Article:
Baraboo library committee studies facility needs
Baraboo’s librarians are done being quiet.
They say it’s time to let the community know what a valuable community resource the library is, and how desperately it needs to expand.
“People have been too quiet for too long about the conditions at the Baraboo Public Library,” said David Wernecke, a member
of the library’s board. “It’s really time to move forward.”
He’s one of several new library board members working to plan the facility’s future. An ad hoc committee has formed to analyze the library’s role and compare its facilities and to neighboring libraries. The committee will report to the board in December, with an eye toward the library’s planned expansion starting in 2020. The city’s long-term plan for major projects has earmarked $5 million for the library that year.
In recent years the library expansion has been pushed back for two pressing projects, a science building at the University of Wisconsin-Baraboo/Sauk County and a new police station and city hall. The up side of having the expansion delayed, Director Meg Allen said, is library leaders have time to plan.
“I feel like it’s our turn,” she said. “I think it’s perfect timing.”
The expansion has been in the works for 15 years. The library’s last addition was built in 1982. Studies of the library’s space needs date back to 2001, and a conceptual design for an addition was created in 2009. It called for attaching a one-floor wing to the east side of the building, replacing an office building the library board bought in 2010.
An expansion would allow space for amenities common to libraries serving communities the size of Baraboo. These include private study areas and meeting rooms, which the library lacks. Also needed are additional program rooms (there is only one) and space for computers (the library offers 13).
A lack of space limits the programming the staff can offer. “Other libraries do so much more than we do,” Children’s Librarian Anne Horjus said. “We could offer them so much more.”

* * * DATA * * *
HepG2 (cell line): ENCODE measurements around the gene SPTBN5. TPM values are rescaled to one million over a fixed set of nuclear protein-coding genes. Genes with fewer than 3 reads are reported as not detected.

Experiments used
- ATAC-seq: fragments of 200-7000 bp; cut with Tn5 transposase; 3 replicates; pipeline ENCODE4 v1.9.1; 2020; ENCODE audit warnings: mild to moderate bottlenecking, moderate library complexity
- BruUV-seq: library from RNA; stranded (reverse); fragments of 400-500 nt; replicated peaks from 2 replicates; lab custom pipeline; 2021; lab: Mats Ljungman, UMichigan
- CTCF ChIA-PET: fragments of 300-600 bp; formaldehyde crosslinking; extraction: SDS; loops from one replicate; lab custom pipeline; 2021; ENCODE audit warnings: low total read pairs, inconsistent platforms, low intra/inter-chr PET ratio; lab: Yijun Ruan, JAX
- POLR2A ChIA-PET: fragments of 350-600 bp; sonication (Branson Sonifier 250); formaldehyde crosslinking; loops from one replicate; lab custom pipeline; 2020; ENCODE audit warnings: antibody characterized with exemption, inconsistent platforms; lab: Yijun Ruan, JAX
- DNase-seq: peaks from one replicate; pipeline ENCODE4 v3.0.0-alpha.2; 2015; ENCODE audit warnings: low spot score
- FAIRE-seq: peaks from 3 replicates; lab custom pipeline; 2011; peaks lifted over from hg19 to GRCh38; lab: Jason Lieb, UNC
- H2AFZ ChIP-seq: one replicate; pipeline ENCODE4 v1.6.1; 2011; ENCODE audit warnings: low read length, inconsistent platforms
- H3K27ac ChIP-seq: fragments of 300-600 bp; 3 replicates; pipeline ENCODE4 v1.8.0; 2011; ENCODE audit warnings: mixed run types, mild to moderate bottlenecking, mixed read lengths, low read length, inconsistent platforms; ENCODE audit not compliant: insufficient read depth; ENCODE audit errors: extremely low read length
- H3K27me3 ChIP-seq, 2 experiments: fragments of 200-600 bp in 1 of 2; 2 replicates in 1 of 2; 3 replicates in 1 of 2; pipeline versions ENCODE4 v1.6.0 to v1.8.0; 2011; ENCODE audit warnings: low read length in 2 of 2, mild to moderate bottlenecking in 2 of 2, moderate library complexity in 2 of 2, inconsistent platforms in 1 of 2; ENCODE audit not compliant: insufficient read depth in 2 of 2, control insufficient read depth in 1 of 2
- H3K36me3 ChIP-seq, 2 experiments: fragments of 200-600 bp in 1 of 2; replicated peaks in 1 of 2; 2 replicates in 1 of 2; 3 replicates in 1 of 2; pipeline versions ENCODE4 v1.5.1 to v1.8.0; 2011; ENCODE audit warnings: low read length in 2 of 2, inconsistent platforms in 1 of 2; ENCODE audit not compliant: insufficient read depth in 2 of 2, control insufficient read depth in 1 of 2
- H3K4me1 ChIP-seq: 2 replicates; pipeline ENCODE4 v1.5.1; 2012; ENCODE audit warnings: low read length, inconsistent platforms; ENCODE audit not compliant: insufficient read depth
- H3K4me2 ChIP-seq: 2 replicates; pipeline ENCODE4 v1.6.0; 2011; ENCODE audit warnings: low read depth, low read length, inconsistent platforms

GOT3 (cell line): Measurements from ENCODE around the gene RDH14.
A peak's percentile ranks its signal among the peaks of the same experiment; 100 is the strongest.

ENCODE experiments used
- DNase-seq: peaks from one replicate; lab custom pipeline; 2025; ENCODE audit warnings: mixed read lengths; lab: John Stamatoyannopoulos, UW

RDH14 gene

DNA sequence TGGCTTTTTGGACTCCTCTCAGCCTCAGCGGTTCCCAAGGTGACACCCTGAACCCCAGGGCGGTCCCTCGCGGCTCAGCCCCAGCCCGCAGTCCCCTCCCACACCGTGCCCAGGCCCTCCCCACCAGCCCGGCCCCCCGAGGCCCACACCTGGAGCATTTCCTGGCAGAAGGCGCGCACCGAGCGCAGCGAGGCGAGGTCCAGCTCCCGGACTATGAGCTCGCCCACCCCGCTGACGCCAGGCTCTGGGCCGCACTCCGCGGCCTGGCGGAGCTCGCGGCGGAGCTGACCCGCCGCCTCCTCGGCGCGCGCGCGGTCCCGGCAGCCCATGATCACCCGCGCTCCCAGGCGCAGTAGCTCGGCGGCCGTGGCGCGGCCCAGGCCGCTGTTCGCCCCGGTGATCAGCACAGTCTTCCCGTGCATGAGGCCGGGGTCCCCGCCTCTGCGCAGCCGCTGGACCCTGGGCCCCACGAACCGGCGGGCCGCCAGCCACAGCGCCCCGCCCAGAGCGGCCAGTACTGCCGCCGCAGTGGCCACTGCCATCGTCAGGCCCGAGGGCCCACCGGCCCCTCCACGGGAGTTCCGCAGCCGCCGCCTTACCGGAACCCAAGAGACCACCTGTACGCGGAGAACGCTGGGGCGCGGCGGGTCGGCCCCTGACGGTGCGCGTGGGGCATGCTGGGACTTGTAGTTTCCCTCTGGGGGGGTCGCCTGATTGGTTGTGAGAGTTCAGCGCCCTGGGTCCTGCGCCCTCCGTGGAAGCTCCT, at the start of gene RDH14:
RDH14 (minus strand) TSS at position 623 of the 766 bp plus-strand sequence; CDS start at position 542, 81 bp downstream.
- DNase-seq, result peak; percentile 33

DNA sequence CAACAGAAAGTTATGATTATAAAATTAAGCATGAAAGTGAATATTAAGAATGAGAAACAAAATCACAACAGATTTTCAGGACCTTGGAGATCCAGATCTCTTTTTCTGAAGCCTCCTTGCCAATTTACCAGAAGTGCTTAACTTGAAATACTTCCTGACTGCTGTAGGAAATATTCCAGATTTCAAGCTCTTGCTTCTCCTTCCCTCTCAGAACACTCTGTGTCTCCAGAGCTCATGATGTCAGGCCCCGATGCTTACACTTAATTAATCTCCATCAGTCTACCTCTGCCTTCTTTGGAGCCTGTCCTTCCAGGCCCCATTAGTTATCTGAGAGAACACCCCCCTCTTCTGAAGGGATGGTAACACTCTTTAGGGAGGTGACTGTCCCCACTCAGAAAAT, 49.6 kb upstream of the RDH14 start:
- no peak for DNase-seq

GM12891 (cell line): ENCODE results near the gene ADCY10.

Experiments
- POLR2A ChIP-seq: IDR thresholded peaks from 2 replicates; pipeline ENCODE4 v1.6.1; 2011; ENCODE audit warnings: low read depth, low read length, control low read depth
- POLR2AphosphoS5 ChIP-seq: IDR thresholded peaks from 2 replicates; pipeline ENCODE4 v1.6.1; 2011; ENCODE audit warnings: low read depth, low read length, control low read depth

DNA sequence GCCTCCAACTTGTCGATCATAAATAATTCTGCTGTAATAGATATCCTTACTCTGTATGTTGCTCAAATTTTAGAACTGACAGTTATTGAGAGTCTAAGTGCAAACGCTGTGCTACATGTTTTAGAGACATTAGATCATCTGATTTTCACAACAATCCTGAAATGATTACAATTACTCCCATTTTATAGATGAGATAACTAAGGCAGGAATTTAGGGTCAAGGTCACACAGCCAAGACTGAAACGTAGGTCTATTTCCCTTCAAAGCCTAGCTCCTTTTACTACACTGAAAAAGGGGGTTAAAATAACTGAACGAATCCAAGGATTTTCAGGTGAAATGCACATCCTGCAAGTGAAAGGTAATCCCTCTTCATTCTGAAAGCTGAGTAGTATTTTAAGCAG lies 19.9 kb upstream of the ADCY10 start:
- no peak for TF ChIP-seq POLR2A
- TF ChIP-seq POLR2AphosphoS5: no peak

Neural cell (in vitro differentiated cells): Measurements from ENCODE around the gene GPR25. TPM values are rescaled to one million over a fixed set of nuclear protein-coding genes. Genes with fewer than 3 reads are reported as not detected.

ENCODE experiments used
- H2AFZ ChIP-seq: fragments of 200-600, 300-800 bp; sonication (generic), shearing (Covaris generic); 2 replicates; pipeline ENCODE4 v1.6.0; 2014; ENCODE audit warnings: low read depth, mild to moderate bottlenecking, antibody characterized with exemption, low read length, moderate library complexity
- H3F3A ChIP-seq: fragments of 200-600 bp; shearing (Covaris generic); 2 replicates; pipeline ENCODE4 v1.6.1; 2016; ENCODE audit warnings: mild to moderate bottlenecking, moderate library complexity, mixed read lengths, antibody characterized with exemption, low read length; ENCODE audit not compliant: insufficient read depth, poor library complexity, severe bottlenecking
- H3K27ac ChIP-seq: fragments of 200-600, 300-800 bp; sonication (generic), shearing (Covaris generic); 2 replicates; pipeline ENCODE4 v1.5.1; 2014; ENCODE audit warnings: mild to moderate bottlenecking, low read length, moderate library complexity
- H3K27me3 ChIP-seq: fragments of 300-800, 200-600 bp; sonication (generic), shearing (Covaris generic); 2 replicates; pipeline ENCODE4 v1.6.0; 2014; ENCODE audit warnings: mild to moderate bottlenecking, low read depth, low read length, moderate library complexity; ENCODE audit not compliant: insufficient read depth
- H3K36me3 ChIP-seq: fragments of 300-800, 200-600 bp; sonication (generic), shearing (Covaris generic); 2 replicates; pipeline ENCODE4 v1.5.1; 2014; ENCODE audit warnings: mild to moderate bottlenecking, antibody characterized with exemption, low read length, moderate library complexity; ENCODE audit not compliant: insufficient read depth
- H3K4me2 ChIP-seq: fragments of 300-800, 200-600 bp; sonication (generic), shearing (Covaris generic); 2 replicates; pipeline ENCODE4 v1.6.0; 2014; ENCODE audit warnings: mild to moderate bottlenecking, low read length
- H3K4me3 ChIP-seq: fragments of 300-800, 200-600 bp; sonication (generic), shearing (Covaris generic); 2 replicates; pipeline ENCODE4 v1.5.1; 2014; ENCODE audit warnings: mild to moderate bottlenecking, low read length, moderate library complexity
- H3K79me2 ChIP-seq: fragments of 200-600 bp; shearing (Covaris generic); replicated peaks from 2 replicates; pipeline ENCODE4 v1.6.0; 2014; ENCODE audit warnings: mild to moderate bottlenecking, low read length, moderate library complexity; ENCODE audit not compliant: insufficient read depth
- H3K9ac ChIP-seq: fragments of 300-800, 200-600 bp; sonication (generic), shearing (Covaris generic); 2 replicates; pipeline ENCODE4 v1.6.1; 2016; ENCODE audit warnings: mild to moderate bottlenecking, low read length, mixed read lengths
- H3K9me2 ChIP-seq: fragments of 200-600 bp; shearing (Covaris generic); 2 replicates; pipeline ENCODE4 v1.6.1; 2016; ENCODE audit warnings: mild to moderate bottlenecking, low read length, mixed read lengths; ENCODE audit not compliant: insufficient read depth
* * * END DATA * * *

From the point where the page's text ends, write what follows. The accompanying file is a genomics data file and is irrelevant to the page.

Not that the staff needs more to do. The library gets nearly 3,200 visits a week. Its registered users top 10,000. The reference desk fields 40 questions each day.
Adult Programming Coordinator Joan Wheeler said the library’s services nourish the community, and now the institution needs support. “It’s a valued resource in our community,” she said.
The ad hoc committee will reach out to the community, both to highlight the library’s contributions and to seek input from users. “This belongs to the city, so it should have the imprint of the city on it,” Wernecke said. “This is a critical project for the community.”
Allen said engaging the community could help convince the City Council of the library’s need for help. “We feel this process is critical to getting council buy-in,” she said. “We need to just shine a light on what we’ve got going on here.”
The cost estimate for the proposed addition is $8 million (in 2020 dollars) but that’s a soft figure based on a conceptual plan drawn up years ago. “The number is pretty squishy,” Wernecke said.
During its five meetings, the ad hoc committee will develop a research report designed to help the library board create more concrete plans. “We are working hard to gain a greater understanding” of the library’s needs and the anticipated role of libraries, committee member Keri Olson said. “We’re all learning a lot.”